Since the late 1970s the incident has been the subject of
intense controversy and several conspiracy theories as to the true
nature of the object that crashed.
Many UFO proponents maintain that an alien craft was found and its occupants were captured, and that the military then engaged in a cover-up. The incident has turned into a widely known pop culture phenomenon, making the name Roswell synonymous with UFOs.
It is the most
publicized and controversial of alleged UFO incidents.
The next day, the press reported that Commanding General of the Eighth Air Force Roger M. Ramey stated that, in fact, a radar-tracking balloon had been recovered by the RAAF personnel, not a “flying disc.”
press conference was called, featuring debris said to be from the
crashed object, which seemed to confirm the weather balloon
Then, in 1978, physicist and ufologist Stanton T. Friedman interviewed Major Jesse Marcel who was involved with the original recovery of the debris in 1947. Marcel expressed his belief that the military had covered up the recovery of an alien spacecraft.
His story spread through UFO
circles, being featured in some UFO documentaries at the time.
This date (or “about three weeks” before July 8) appeared in later stories featuring Brazel, but the initial press release from the Roswell Army Air Field said the find was “sometime last week,” suggesting Brazel found the debris in early July.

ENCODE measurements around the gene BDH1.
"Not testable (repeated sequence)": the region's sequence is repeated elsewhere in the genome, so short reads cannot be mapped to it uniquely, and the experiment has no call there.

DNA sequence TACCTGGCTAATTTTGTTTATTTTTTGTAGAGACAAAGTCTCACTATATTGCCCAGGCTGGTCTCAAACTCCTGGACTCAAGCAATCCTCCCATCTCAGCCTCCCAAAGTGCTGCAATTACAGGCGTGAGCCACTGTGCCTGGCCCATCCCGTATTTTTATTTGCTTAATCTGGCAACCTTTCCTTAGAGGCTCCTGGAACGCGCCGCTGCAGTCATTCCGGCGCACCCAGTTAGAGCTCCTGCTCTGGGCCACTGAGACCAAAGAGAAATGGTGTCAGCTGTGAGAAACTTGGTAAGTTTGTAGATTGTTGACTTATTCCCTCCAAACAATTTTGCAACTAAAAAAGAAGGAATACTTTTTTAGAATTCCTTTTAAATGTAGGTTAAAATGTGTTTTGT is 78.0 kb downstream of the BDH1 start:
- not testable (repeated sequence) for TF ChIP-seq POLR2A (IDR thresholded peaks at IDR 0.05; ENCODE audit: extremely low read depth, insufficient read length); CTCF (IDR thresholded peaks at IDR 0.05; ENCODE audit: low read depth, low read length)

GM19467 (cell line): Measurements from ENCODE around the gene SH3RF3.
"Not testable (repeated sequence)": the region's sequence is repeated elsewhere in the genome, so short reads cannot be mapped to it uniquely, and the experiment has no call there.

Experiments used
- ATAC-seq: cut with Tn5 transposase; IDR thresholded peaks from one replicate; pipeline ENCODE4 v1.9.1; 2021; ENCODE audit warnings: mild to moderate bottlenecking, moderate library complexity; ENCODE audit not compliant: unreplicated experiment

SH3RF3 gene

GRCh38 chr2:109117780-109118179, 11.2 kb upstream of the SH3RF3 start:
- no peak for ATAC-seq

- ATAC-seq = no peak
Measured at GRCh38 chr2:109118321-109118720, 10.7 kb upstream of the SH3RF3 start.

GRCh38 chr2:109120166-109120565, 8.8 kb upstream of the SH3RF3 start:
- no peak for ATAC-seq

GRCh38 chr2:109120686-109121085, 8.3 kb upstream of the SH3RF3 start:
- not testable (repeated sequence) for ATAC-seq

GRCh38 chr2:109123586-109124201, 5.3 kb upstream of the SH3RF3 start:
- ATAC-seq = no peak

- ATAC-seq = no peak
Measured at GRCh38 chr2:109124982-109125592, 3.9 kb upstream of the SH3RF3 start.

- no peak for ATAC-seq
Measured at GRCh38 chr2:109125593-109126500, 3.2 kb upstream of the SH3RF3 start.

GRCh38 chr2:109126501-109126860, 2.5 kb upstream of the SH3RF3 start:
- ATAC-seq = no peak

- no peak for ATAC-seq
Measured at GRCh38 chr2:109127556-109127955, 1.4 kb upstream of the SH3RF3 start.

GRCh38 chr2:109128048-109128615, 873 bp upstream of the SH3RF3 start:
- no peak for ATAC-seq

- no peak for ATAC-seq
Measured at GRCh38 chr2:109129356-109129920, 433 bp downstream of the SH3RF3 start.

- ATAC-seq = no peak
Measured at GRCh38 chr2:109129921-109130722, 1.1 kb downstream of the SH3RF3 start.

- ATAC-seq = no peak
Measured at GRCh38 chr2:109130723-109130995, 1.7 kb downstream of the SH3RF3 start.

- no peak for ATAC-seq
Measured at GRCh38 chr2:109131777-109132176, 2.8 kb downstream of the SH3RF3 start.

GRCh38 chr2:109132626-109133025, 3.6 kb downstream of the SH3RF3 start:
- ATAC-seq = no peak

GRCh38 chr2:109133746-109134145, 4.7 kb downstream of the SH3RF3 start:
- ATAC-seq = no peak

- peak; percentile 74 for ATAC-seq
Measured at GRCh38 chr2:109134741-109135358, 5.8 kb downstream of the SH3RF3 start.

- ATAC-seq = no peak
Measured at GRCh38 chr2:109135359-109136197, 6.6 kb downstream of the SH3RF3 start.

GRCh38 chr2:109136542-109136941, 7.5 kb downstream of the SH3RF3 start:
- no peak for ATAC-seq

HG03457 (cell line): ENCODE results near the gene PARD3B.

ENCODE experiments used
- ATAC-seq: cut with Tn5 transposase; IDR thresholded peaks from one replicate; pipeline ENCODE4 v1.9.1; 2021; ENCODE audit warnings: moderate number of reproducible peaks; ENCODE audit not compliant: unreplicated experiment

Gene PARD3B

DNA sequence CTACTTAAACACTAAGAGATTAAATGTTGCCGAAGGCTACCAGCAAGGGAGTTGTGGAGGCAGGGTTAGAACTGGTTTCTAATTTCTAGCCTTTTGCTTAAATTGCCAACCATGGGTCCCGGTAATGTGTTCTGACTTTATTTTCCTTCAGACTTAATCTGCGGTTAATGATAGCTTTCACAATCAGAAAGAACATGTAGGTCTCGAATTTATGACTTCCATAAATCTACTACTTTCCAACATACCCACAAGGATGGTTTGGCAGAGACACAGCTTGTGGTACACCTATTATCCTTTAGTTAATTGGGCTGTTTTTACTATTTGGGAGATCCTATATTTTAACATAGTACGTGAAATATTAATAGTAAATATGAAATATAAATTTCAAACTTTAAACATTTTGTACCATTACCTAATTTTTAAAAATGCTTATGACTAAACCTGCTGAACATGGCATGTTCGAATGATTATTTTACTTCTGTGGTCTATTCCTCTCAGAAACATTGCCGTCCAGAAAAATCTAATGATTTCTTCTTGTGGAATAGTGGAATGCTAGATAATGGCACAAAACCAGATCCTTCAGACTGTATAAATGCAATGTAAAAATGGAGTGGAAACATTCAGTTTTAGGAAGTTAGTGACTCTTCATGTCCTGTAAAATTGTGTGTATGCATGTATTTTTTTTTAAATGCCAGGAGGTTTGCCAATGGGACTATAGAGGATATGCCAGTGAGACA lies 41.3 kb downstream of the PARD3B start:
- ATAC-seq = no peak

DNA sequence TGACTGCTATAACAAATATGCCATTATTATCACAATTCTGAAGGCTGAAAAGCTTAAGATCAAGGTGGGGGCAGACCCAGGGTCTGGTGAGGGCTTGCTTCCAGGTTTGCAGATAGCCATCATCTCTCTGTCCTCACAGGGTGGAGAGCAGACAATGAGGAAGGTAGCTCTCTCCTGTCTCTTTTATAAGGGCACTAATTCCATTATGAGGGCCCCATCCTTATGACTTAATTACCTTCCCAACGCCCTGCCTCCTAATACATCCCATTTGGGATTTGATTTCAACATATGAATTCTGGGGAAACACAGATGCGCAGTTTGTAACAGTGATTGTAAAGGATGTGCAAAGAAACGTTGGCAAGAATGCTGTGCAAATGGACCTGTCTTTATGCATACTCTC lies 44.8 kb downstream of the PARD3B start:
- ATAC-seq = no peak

Brazel told the Roswell Daily Record that he and his son saw a,
Some accounts have described Brazel as having gathered some of the material earlier, rolling it together and stashing it under some brush. The next day, Brazel heard reports about “flying discs” and wondered if that was what he had picked up. On July 7, Brazel saw Sheriff Wilcox and “whispered kind of confidential like” that he may have found a flying disc.
Another account quotes Wilcox as saying that Brazel reported
the object on July 6.
Rudiak and some other examiners claim that when
enlarged, the text on the paper General Ramey is holding in his hand
includes key phrases “the victims of the wreck” and “in/on the
‘disc’” plus other phrases seemingly in the context of a crashed
Other objections question the plausibility of a general allowing himself to be photographed holding such a document, raise issues with the format of the memo, and ponder the logic of Ramey having in his possession a document he, as Rudiak argued, has sent, which says,
...yet is supposedly addressed to the
Headquarters of the Army Air Force in Washington, not the Roswell
Army Air Field